By Susan Froyd
By Byron Graham
By Robin Edwards
By Bree Davies
By Josiah M. Hesse
By Bree Davies
By Susan Froyd
By Kate Gibbons
Before you declare once and for all your utter disinterest in the private lives (not to mention the private parts) of public figures, take a gander at British playwright Alan Bennett's intellectual farce, Kafka's Dick. Far more than an underhanded jab at a deified writer's supposed anatomical shortcomings, Bennett's play is an examination of a society in which people would rather gossip and speculate about the private life of an artist than attempt to understand that person's body of work. ("This is England--it doesn't take much to be a celebrity here," one character notes early in the play.)
Perhaps best known for writing both the play and film versions of The Madness of King George, Bennett was an original cast member of the 1960 comedy revue "Beyond the Fringe," a collection of satirical sketches that inspired several popular British television comedies, including Monty Python's Flying Circus. So it naturally follows that Bennett's extended sketch of a play is loaded with irreverent, biting humor. But the nearly-two-hour show addresses serious issues as well, such as the artist's day-to-day life versus the public's notion of what an artist should be. It also skewers the vanity of creative types who actively seek fame while asserting their right to privacy. And under the adroit direction of Ed Baierlein, Germinal Stage Denver's current production of Kafka's Dick becomes a wicked sendup of revisionist-minded academics--an approach that has the added effect of making the playwright's juvenile remarks about Kafka's sex organ seem, well, minuscule by comparison.
The play begins with a prologue in which Kafka (Brien Fletcher) insists that his unpublished writings are to be destroyed after his death. His only friend, Max Brod (Joe McDonald), reluctantly agrees to carry out the tortured writer's wishes, only to renege on that promise by publishing a biography of Kafka (as well as several of the writer's masterpieces) in the years following his friend's untimely demise. After this opening scene, we're quickly transported to a present-day English living room, where Sydney (David Fenerty), an insurance salesman, is writing a treatise on Kafka for an actuarial journal. (In real life, Kafka made his living as an insurance salesman and did his writing on the side.)
As Sydney's wife, Linda (Jenny MacDonald), patiently listens to her husband pontificate about Kafka, Brod appears at the front door and introduces himself. Without missing a beat, Sydney and Brod engage in a discussion about their mutual literary hero, who suddenly materializes when Linda rescues a tortoise from her garden and washes it, instantly producing a somewhat befuddled Kafka (a sly reversal of Kafka's most famous story, The Metamorphosis, in which the writer awakens to discover that he's a giant insect). Soon the trio is joined by Kafka's father, Hermann K. (Alan Dumas), an ill-mannered, American-accented policeman who has a disgusting habit of rooting around in his ear with a toothpick and then putting the pick into his mouth. When Hermann learns that Sydney is writing an article about Kafka, the old man threatens to divulge the actual size of his son's penis to him--unless, that is, Kafka tells the revisionist biographer that the relationship between overbearing father and sensitive son was, contrary to the annals of hitherto recorded history, a positive one. Instead, Kafka goes on trial to exonerate himself, declaring, "This is persecution!"--to which another character dryly replies, "No it isn't. It's biography."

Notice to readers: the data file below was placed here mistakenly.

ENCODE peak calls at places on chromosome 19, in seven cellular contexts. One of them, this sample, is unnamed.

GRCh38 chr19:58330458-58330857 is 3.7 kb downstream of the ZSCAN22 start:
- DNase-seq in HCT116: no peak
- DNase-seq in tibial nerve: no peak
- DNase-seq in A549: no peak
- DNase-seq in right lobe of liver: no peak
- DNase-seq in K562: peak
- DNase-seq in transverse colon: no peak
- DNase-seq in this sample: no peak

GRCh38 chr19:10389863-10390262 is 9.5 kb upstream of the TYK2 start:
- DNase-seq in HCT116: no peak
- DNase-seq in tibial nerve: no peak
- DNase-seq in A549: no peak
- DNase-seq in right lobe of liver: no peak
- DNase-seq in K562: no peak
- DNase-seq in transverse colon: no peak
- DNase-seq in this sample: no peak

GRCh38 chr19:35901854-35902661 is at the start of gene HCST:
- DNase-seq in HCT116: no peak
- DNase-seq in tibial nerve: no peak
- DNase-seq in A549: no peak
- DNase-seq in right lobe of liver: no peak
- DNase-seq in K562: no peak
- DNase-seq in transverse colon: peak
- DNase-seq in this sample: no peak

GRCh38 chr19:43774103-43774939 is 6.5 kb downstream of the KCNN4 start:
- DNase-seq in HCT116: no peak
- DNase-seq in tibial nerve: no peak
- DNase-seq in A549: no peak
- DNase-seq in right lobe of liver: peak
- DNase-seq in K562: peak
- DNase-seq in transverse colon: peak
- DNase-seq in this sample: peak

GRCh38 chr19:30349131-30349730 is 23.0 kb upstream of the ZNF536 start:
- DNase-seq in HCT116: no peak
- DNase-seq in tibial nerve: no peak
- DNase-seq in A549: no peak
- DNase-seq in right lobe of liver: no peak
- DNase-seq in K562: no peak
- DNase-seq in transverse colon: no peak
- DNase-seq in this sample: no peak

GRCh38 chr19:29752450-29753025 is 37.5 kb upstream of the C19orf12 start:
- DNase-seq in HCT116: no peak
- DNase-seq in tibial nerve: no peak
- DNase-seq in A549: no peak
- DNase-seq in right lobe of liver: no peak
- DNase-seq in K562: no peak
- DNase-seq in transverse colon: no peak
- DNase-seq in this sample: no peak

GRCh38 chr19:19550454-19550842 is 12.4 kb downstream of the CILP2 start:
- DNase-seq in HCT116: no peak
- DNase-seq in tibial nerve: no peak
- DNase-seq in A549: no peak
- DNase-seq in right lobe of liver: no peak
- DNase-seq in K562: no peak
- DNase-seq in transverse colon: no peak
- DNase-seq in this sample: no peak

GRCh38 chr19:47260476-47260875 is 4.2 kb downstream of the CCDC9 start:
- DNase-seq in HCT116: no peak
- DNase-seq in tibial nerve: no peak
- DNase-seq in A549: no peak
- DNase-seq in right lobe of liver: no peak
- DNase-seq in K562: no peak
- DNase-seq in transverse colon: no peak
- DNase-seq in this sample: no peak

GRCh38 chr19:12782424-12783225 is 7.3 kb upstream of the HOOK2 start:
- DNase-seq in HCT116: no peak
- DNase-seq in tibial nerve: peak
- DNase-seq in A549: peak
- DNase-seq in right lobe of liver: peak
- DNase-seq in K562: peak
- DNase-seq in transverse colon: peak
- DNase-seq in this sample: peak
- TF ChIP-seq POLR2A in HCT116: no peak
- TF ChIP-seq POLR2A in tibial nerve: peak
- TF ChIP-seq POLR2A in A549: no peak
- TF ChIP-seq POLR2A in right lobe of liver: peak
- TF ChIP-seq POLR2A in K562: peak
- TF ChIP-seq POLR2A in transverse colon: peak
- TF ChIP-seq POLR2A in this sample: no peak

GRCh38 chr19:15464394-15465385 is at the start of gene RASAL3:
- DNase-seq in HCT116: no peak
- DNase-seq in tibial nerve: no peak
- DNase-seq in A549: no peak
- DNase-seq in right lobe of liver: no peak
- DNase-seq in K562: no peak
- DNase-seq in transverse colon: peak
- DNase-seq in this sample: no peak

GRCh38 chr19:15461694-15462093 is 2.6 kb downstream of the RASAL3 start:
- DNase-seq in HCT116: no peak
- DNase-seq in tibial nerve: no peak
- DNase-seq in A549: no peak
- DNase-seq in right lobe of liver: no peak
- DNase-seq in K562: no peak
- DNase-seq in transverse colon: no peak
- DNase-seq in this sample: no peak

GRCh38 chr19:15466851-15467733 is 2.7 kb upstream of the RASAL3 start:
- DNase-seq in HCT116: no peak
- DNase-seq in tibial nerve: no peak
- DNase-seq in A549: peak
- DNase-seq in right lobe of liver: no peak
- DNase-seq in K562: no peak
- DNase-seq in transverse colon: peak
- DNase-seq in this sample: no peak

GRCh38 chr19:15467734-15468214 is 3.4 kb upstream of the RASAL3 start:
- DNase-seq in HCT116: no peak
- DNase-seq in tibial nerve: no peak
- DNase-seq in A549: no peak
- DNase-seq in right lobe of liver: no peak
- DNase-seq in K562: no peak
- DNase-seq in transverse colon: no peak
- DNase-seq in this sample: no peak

Fletcher's fully realized portrait of the alienated writer stands in sharp relief against the two-dimensional portrayals Baierlein has elicited from the rest of his cast. McDonald's generally likable Brod (he did, after all, rescue pages of great writing from the flames of oblivion) is colored with a sing-song, borscht-belt speech pattern worthy of Jackie Mason; during moments of high academic dudgeon, Fenerty juts his chin in and out as if he were a human Pez dispenser; as Kafka's bellicose father (evidently Bennett's personification of American cultural elitists), Dumas scratches his armpits and sneers his way through most of his lines; and as the sole voice of intuitive thought ("Like all men, you think your despair is important"), MacDonald often strikes poses suggestive of a vapid, sex-crazed housewife.
These simplistic approaches have the effect of clearly defining each character, but they tend to get old fast. Still, Baierlein manages to make a lively evening of theater out of Bennett's circuitous discourse. And when viewed in the context of recent current events--Kafka's not the only celebrity to have his genitals publicly probed lately--this production lends a whole new meaning to the term "Kafka-esque."
Kafka's Dick, through May 10 at Germinal Stage Denver, 2450 West 44th Avenue, 455-7108.
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